The LA Phil has always had a strong connection to Bernstein’s music, and once again, they performed the suite like it was effortless.  They played the angular, jazzy rhythms with snap while expertly caressing the sweeter moments.  There were a plethora of notable individual contributions.  After a less-than-pristine start, Andrew Bain gave achingly plangent horn solos of the main theme, while Catherine Ransom Karoly did beautiful work with the secondary love theme.  James Rotter repeatedly offered nicely angst-ridden saxophone solos throughout.  Tom Hooten (trumpet) and Jim Miller (trombone) had many impressive moments, especially given the rapid mute changes Bernstein requires.   Joe Pereira and Nick Stoup played the important timpani parts with precision and nuance.

The LA Phil is also no stranger to Prokofiev in general, but his Third Symphony has been largely ignored by the orchestra.  Their first performance of it was not until 1976 (under the baton of Sidney Harth, former Principal Concertmaster and Assistant Conductor), and they haven’t touched it during a subscription season since 1982.  After hearing it for the first time last night, it’s a toss-up on whether or not that neglect is justified.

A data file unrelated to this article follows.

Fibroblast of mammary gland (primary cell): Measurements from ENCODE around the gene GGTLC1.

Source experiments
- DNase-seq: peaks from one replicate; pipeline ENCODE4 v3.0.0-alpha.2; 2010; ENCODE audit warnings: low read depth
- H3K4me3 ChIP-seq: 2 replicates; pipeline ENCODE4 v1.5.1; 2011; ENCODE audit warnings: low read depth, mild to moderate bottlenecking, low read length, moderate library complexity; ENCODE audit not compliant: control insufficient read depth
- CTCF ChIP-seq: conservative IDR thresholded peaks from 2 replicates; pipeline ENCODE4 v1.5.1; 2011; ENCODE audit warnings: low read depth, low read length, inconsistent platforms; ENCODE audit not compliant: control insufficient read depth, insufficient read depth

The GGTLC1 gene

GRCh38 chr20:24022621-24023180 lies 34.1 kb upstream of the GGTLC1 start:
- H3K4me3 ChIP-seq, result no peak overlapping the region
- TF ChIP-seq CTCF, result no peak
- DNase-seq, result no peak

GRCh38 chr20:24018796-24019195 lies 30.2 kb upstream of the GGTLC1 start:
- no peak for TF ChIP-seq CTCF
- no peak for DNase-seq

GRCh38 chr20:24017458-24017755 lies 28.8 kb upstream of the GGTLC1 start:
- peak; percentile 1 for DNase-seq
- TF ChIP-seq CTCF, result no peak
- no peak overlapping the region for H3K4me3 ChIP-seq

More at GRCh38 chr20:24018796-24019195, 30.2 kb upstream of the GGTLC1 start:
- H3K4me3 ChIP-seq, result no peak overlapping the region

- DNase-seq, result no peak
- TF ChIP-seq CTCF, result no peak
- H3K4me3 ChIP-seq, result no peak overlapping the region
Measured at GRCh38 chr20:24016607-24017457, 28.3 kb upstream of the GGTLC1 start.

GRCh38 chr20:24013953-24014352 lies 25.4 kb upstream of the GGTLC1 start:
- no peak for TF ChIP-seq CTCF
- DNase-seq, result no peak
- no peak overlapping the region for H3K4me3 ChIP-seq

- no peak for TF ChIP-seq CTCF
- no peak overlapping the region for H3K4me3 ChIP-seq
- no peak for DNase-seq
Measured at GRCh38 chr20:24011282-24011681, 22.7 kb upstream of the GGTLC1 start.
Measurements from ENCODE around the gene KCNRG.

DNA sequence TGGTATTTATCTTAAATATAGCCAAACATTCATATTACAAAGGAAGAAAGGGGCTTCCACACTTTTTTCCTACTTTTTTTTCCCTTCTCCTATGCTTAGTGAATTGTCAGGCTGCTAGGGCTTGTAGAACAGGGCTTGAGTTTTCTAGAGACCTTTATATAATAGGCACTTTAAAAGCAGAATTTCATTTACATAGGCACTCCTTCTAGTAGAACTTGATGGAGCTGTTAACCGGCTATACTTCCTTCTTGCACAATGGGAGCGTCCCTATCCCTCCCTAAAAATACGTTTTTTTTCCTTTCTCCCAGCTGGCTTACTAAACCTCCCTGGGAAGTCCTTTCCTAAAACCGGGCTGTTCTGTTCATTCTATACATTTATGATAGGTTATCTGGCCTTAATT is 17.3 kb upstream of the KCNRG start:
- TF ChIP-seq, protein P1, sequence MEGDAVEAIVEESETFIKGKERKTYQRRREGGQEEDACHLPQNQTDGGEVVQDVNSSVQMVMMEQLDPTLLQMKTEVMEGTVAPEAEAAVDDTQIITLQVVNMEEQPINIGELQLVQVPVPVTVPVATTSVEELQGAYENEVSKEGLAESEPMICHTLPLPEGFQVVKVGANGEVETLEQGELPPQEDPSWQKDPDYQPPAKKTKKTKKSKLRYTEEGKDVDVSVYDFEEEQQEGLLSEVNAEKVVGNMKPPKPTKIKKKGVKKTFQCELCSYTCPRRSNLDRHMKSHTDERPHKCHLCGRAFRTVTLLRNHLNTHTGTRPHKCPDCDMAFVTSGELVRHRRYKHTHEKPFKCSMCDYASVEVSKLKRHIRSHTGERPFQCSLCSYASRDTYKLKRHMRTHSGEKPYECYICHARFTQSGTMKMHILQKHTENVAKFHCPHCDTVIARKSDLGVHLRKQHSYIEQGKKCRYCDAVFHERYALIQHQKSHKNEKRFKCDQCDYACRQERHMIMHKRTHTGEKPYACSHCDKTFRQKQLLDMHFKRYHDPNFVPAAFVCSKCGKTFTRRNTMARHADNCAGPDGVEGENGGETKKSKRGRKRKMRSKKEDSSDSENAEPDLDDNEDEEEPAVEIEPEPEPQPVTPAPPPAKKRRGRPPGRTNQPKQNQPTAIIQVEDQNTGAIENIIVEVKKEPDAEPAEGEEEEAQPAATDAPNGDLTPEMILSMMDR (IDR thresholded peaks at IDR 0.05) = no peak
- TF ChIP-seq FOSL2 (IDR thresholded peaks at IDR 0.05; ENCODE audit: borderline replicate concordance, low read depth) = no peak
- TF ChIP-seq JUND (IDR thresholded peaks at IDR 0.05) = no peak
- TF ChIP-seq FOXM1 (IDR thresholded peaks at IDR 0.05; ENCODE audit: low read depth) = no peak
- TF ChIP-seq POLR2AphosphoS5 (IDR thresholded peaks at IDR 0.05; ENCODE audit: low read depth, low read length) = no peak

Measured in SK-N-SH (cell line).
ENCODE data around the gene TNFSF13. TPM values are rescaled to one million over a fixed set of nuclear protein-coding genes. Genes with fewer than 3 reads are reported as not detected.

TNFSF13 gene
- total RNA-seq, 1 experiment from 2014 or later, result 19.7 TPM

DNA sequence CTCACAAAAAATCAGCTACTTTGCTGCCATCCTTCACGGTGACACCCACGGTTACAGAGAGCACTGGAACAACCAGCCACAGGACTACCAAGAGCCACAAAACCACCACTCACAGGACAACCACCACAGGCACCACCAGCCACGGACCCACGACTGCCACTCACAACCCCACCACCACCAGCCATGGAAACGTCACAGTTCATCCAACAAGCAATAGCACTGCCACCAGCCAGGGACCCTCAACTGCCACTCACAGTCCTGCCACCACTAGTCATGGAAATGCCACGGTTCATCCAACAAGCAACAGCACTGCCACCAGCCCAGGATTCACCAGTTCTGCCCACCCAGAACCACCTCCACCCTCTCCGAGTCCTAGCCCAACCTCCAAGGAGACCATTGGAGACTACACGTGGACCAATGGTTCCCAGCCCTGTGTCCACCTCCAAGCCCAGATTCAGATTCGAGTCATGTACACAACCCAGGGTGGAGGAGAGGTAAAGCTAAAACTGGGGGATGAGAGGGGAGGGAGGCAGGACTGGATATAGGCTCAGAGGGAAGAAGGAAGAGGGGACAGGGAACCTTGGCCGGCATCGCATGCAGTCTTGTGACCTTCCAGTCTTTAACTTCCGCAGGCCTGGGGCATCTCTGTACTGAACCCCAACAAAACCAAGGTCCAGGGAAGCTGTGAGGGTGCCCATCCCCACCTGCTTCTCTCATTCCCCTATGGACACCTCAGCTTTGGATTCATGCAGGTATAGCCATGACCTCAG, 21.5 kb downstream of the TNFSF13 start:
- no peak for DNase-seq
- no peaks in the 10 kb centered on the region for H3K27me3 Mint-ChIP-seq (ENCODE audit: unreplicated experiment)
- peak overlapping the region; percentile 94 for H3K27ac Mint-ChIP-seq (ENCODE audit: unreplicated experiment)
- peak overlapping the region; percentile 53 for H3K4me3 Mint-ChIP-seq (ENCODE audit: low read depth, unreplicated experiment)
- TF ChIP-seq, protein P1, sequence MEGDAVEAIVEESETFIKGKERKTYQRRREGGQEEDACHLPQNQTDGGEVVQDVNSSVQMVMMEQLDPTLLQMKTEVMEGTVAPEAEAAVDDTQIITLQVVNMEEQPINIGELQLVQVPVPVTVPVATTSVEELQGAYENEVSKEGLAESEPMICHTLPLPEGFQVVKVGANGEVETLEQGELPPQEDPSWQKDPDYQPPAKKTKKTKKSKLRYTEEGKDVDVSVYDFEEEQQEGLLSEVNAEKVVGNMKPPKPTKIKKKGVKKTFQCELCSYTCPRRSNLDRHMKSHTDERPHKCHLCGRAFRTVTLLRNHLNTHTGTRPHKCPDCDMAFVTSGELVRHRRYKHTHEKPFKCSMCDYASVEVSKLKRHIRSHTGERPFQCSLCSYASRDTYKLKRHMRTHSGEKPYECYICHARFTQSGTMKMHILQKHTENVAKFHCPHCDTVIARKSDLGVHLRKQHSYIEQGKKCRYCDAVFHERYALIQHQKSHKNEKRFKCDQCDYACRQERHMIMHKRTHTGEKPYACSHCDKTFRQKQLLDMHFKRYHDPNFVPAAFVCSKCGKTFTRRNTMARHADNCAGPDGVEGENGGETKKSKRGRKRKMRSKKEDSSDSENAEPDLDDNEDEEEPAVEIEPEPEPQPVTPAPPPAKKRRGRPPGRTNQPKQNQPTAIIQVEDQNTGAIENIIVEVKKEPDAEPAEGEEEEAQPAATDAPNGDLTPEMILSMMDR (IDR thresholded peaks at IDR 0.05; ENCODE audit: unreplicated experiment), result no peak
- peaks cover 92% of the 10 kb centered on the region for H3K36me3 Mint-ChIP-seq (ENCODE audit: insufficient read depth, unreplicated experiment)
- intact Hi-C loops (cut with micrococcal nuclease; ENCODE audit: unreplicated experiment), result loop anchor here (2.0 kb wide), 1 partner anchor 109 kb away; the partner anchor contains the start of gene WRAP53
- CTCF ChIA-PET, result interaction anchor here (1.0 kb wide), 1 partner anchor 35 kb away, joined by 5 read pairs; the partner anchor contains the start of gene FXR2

On one hand, it’s an interesting work, full of energetic music and inventive orchestration.  Prokofiev pieced it together from chunks of his opera, The Fiery Angel, which had yet to be produced.  Why did he have difficulty finding someone to stage it?  A big reason is the controversial libretto, based on Valery Bryusov’s novel.  The story centers around a teenage girl lusting after an angel, offering her virginity to the first noblemen she meets because she thinks he’s the angel in human form, and doing assorted other mayhem before eventually being burned at the stake; along the way there’s murder, witchcraft, and a bunch of demon-possessed nuns having an orgy (seriously).  While the symphony utilizes the score, it’s not meant to follow the narrative, and indeed, Prokofiev uses the music out-of-order.  The result is strange, often terrifying, and occasionally even serene, and offered the orchestra another opportunity to show off its impressive skill set.